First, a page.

Sunday, December 21, 2008

EPA scientists blast FDA advice on fish

EPA scientists blast FDA advice on fish

Experts insist mercury warnings for women, kids 'inadequate'

By MICHAEL HAWTHORNE Chicago Tribune Dec. 20, 2008, 5:32PM

In the waning days of the Bush presidency, the Food and Drug Administration is pushing to scuttle the government's advice about mercury-contaminated seafood, a dramatic policy change that would, in effect, encourage women and children to eat more fish despite growing concerns about the toxic metal.

The FDA's recommendations, sent recently to the White House Office of Management and Budget for approval, prompted a sharp rebuke from scientists at the Environmental Protection Agency who, in memos circulated earlier this month, described them as "scientifically flawed and inadequate."

A joint advisory issued by the two agencies in 2004 cautions women of childbearing age, nursing mothers and young children to limit seafood consumption to 12 ounces a week. But in a draft version of the FDA's new report, the agency says its own modeling shows that kids can benefit from eating fish.

The FDA argues that nutrients in fish offset the risks posed by mercury and could boost a child's IQ by three points. Its conclusion is similar to claims by the seafood industry.

EPA scientists, though, say the FDA's report reaches conclusions that aren't supported by the studies it cites, and at various points either trivializes or overstates existing research.

Moreover, the EPA scientists say, the FDA fails to consider that some species of fish tend to have much higher mercury levels than others. The EPA's comments reflect long-standing criticism that the government isn't giving Americans enough advice about which types of seafood are safest to eat.

Before Bush leaves office The FDA's proposal is among a series of controversial policy changes moving quickly as the Bush administration prepares to leave office. Seafood industry lobbyists want to scale back the government's mercury warning, which they contend is depressing sales and scaring women away from eating fish.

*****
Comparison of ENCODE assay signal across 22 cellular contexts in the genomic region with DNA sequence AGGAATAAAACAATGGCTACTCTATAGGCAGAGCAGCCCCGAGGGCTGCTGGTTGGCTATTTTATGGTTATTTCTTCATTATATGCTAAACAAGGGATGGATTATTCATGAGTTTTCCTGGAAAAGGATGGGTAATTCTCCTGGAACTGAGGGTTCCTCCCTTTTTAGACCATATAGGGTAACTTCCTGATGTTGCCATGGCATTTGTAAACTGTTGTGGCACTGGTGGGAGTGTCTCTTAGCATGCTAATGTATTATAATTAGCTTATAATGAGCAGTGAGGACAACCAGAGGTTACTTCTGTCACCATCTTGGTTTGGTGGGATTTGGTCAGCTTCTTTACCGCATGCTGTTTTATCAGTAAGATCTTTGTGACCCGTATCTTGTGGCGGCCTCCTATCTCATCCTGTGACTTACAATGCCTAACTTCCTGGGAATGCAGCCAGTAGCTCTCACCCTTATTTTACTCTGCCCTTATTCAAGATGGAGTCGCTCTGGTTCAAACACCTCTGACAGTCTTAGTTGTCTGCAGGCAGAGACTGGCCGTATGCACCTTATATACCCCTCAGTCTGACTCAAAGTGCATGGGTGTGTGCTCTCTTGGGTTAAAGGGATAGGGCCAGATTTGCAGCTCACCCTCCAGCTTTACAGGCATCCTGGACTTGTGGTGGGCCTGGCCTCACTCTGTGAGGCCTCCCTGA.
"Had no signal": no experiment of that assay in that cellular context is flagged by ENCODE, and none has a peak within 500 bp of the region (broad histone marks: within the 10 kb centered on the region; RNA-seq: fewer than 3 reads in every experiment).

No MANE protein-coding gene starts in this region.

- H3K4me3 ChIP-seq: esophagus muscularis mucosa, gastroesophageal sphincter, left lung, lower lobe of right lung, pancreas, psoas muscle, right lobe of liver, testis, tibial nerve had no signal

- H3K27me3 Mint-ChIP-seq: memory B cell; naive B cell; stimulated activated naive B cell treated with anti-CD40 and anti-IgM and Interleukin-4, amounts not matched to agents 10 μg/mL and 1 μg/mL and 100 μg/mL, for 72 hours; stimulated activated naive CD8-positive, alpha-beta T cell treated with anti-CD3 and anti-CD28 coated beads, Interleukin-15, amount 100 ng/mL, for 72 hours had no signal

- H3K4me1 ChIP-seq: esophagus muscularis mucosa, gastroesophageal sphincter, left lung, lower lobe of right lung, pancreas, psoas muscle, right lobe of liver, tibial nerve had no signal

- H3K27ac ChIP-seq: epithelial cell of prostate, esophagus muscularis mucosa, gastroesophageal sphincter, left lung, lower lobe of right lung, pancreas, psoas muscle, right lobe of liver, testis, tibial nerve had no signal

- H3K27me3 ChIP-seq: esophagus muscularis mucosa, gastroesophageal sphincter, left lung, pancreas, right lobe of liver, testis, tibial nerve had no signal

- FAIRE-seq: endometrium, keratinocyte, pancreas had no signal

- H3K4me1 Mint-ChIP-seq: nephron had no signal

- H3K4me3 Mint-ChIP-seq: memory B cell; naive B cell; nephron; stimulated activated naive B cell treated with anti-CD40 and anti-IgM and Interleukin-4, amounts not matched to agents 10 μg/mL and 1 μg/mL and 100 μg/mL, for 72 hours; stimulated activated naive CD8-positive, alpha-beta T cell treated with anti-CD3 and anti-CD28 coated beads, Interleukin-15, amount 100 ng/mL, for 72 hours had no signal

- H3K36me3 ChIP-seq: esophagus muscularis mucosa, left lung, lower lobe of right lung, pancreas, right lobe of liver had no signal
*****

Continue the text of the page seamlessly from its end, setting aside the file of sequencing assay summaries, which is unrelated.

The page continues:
In contrast, President-elect Barack Obama and leaders of the Democratic-controlled Congress have pledged to enforce tougher mercury policies.

"Once again, the Bush administration seems intent on ignoring sound science on mercury poisoning," Sen. Patrick Leahy, D-Vt., said. "This backroom bouquet for special interests should be stopped in its tracks."

The Environmental Working Group, an advocacy organization that obtained the FDA report, sent a letter to EPA Administrator Stephen Johnson urging him to fight the proposal.

In an e-mail response to questions, the FDA said a final decision had not been reached. "The FDA will make no final determination until all the relevant comments and scientific analysis has been carefully considered," the agency wrote.

Choosing low-mercury fish Studies have shown that exposure to mercury in the womb, mostly from fish eaten by mothers, can irreversibly damage the brain before birth, causing subtle delays in walking and talking as well as decreased attention span and memory. Some research suggests that mercury also could increase the risk of heart disease in adults.

A recent study found that the percentage of women with high mercury levels declined from 2000 to 2004, even though those women were eating the same amount of seafood. The study's authors said their finding suggests that consumer advisories are prompting women to eat fish low in mercury.

Sniping between the FDA and EPA is nothing new. The two agencies have fought for years about how to caution women and children about mercury.